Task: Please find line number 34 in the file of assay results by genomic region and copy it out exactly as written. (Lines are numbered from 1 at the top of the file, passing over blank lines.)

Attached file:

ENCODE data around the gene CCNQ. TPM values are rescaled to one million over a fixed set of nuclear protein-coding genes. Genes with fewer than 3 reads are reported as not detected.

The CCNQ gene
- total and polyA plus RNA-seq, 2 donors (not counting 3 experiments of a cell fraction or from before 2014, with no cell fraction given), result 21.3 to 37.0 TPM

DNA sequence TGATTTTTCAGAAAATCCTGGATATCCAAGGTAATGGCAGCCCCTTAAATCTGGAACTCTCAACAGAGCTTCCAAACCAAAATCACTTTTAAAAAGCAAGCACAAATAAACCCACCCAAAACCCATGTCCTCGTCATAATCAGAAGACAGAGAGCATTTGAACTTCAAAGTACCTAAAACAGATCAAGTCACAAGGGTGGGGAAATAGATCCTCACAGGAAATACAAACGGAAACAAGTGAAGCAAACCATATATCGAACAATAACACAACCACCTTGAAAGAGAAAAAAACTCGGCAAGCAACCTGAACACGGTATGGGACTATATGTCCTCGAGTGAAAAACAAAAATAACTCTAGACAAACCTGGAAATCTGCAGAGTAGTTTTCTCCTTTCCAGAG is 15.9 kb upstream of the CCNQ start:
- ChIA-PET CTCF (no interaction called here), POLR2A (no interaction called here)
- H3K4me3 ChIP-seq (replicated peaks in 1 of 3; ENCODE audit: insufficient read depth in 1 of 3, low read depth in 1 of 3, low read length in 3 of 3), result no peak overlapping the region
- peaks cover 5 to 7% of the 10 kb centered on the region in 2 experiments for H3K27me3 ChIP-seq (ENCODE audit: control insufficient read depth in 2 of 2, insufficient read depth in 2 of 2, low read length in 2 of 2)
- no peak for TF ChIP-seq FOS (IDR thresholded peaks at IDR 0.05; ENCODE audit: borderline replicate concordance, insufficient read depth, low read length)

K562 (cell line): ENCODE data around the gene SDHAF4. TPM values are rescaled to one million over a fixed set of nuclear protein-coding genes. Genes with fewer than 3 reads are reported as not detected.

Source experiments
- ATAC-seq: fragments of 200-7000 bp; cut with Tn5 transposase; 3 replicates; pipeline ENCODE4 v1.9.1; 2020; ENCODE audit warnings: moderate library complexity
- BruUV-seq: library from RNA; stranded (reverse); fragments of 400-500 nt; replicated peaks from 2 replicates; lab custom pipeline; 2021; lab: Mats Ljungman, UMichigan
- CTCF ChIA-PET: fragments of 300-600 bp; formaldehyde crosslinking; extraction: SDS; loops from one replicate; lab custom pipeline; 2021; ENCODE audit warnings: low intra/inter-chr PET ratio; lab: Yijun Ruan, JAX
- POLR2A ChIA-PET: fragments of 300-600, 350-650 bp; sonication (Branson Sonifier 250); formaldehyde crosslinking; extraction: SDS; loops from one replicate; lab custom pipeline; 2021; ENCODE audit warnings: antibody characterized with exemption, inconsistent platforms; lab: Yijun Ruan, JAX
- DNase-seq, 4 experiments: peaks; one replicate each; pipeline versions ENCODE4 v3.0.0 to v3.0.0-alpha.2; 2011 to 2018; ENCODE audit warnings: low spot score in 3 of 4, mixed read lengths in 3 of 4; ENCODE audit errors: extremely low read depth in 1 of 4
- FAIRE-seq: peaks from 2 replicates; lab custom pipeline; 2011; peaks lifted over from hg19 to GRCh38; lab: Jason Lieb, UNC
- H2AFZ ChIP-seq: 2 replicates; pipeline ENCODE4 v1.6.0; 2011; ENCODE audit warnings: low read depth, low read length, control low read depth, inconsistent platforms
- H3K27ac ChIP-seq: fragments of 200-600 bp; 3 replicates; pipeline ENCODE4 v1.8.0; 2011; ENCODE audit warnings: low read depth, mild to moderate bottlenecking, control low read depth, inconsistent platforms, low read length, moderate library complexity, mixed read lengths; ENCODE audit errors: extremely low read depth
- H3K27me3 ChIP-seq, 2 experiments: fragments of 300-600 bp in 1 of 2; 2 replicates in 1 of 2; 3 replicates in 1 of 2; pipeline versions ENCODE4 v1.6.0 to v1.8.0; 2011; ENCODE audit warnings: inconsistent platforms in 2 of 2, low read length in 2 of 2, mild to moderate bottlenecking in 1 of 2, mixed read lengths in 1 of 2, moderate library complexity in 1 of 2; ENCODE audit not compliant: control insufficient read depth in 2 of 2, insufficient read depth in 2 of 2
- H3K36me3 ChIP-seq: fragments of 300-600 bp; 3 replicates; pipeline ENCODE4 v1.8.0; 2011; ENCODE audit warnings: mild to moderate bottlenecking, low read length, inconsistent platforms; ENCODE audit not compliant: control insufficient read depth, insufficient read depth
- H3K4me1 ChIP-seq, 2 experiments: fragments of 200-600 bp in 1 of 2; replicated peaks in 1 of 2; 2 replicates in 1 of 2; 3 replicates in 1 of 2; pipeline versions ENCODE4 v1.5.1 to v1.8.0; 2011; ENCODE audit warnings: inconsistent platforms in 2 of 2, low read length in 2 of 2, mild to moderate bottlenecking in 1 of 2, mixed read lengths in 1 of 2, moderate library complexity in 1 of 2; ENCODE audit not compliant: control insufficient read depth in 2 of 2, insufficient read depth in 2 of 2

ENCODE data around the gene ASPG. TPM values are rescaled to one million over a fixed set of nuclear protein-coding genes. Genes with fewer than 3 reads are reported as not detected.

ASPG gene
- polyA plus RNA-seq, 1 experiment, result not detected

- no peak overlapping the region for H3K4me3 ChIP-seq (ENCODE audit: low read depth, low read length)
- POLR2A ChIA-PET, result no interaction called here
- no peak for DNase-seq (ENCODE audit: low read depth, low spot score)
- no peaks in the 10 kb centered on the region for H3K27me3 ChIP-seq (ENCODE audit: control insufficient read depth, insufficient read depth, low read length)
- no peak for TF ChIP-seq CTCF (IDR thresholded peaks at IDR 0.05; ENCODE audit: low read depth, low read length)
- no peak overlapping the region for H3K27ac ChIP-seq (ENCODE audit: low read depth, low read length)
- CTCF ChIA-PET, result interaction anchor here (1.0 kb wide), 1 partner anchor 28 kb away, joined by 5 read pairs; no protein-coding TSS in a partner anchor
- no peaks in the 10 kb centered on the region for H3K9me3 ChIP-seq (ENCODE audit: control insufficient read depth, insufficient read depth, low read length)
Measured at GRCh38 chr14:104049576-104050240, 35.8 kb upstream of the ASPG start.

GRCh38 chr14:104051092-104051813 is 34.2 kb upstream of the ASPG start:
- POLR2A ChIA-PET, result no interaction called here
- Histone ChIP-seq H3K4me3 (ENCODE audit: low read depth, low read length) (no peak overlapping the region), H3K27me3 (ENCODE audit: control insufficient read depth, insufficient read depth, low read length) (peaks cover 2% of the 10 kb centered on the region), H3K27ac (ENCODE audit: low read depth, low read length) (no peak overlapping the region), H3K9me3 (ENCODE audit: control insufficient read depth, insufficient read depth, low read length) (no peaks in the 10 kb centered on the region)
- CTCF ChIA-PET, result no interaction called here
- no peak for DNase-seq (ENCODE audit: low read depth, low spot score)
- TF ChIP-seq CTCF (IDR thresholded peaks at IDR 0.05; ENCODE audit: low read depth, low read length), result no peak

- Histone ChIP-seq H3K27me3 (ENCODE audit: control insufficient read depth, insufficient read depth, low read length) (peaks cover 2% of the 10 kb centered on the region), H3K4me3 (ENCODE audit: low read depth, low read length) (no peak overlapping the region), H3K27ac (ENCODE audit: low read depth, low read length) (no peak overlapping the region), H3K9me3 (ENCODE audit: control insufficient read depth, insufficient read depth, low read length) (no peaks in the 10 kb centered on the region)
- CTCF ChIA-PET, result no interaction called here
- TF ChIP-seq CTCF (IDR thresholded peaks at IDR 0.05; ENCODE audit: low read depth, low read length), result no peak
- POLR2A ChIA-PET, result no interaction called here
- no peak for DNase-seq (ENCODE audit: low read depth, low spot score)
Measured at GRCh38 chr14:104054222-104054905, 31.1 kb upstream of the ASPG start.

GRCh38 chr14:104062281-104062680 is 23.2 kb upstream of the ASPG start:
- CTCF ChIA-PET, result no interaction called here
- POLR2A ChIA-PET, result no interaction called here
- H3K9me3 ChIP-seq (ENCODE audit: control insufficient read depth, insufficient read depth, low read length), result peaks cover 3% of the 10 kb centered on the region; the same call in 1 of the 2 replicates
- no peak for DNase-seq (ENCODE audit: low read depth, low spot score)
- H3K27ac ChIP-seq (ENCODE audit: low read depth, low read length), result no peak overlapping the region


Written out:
GRCh38 chr14:104051092-104051813 is 34.2 kb upstream of the ASPG start: